• Loss of morale within the C-suite and at heads of function level potentially cascading to all levels of staff with the possibility of less than optimal customer service, disrupted or frozen contract negotiations, declining sales, paused innovation programs, slowed or halted strategy deployment and the skewing of the company culture in a negative direction. How do you begin to measure all of this?

This is Depressing! Is There Any Light at the End of the Tunnel?

Well there is a bright light at the end of the tunnel, I promise. Before letting it shine I need to share just one more piece of bad news.

CEO failure is also the failure of the Board. There are three parts to this statement.

Part 1: Was the selection process used by the board may be flawed?

This could be for an array of reasons such as the selection panel lacking structure - (very common), reliance on a limited network of referrers, poor or ill-defined understanding as to what the incoming CEO is meant to deliver - (very common), insufficient diversity of talent, the wrong selection criteria - (again very common), culture and values not understood or mismatched, ineffective interviewing, dysfunction at the board level, ego and disinterest.

Part 2: What happened with the on-boarding?

Although a good start it’s really not about the first 90 days or the first 100 days. The board must make sure that there is a deliberate and well-designed on-boarding program.

It’s about giving the CEO enough time and support so that they can explore the business fully, examine the alignment of key staff with the essential functions, delve into the culture, investigate and interpret what the data and the market has to say, construct a high calibre team and establish the strategy and priorities.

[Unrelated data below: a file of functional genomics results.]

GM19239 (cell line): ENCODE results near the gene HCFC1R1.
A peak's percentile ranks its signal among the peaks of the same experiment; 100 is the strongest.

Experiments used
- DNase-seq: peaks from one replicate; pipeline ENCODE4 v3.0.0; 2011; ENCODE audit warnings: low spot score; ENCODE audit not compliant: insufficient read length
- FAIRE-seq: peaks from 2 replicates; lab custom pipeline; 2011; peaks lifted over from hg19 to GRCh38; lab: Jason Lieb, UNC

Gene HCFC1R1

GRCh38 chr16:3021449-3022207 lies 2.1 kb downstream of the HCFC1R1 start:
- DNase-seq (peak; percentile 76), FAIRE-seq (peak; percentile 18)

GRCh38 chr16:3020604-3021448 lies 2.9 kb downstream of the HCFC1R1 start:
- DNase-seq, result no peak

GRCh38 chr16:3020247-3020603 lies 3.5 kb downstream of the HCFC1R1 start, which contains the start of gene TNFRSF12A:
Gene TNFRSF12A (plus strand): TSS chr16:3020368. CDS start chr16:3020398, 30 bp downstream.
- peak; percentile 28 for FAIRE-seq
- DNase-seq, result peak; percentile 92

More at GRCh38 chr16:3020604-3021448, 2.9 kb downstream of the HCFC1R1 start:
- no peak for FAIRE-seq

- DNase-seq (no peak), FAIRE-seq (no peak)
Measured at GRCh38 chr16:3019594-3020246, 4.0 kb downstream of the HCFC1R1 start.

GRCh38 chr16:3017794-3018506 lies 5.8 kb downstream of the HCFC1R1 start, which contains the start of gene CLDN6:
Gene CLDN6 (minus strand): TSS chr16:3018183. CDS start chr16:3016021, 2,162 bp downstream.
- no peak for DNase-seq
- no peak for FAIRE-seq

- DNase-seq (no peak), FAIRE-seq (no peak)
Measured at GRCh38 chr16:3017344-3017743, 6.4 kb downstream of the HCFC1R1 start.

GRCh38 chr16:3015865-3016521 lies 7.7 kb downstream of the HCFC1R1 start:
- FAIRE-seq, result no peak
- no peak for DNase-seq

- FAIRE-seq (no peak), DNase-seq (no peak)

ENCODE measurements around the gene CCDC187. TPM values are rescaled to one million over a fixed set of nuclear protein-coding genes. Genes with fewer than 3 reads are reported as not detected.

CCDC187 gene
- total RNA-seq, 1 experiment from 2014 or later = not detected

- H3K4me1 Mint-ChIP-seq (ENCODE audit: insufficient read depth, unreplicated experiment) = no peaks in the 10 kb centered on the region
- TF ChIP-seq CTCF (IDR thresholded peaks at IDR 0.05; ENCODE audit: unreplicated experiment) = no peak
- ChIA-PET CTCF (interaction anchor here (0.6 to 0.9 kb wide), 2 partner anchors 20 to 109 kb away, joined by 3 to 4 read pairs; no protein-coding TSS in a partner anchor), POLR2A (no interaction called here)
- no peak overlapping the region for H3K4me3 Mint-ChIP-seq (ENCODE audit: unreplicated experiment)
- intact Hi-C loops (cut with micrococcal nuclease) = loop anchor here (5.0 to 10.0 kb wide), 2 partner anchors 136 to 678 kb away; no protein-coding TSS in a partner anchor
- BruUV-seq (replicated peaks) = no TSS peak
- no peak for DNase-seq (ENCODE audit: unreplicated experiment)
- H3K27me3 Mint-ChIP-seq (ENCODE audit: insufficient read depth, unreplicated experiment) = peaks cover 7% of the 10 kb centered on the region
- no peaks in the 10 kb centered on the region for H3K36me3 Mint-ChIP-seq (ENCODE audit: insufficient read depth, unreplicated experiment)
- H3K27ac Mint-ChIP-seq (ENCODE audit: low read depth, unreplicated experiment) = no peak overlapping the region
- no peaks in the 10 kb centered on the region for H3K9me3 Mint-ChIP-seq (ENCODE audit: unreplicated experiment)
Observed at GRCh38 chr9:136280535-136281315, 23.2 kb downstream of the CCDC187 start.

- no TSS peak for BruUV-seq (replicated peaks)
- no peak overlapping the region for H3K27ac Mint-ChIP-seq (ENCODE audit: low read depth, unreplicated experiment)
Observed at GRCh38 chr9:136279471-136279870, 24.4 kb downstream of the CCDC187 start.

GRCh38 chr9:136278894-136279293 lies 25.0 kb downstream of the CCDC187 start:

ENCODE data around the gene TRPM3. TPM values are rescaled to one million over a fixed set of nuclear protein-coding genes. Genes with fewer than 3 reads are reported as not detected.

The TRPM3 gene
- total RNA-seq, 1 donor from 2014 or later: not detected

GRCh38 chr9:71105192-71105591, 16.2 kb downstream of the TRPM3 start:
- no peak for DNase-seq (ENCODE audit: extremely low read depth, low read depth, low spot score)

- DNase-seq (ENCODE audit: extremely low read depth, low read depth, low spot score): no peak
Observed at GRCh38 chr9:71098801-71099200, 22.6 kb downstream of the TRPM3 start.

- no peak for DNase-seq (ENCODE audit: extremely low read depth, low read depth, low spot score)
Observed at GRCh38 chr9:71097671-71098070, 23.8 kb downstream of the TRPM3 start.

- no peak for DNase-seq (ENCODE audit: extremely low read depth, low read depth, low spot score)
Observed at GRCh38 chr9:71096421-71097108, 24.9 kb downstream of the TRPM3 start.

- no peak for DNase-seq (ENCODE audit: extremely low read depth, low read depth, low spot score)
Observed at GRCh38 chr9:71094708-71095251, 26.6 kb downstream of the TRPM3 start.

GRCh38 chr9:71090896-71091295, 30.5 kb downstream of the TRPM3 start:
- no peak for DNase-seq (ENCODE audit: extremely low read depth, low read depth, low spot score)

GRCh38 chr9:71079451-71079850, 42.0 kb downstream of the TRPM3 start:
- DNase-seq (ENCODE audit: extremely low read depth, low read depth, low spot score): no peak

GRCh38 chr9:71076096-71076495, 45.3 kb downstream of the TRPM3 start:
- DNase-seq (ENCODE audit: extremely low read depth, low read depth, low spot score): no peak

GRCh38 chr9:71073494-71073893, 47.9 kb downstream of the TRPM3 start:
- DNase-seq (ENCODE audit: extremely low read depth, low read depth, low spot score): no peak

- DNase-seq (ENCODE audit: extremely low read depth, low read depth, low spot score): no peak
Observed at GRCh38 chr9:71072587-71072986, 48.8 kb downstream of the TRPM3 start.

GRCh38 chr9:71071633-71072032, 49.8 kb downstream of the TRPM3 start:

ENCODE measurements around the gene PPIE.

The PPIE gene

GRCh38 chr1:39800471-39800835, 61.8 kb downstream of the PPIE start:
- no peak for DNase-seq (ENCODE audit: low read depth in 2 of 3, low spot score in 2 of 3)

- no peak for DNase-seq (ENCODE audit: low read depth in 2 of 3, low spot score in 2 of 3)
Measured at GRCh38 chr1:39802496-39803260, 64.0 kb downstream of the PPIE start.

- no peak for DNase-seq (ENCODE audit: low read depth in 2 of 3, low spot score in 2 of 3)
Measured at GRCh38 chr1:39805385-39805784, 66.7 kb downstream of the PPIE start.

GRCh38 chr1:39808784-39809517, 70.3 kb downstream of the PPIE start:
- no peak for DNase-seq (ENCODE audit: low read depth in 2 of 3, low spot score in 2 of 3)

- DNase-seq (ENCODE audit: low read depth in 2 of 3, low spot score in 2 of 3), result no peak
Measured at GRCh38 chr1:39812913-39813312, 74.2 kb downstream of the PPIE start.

Part 3: Is the Board Being Vigilant?

Boards add value when they are vigilant. Boards can change the balance of power and assuage a CEO’s hubris. They can coach their CEO by reading market change signals and tapping their networks and resources. Boards can and should guide their CEO. Their success is the success of the business and therefore the success of the board.

** A CEO does not fail in isolation**

Now Here is the Bright Light

The news cycle will very quickly find other companies with failing CEOs and your failed CEO story will start its journey down the rankings of search engines.

If you are a listed company your share price will eventually recover, and volatility will settle once you announce an acceptable new CEO. Private equity will find their confidence with the appointment of a suitable CEO and customers are very forgiving if you have great products, services and authentic relationships with them.

And the Lesson for Tomorrow

Learning from a failed CEO experience is what the Board must embrace.

There is no more important role for Board than selecting next CEO.

At AltoPartners, experience has proven that the best outcomes are achieved when the right people are brought to the table to make the selection, the role specification is designed with the future in mind and that every facet of a candidate’s profile and capabilities is assessed.

The immense pressure to decide quickly must be resisted. Only with time and effective processes and the right support can a fully informed decision be made.

To discover more about how you can avoid the ripple effect of the hidden price tag call Richard Sterling +61 413 755 568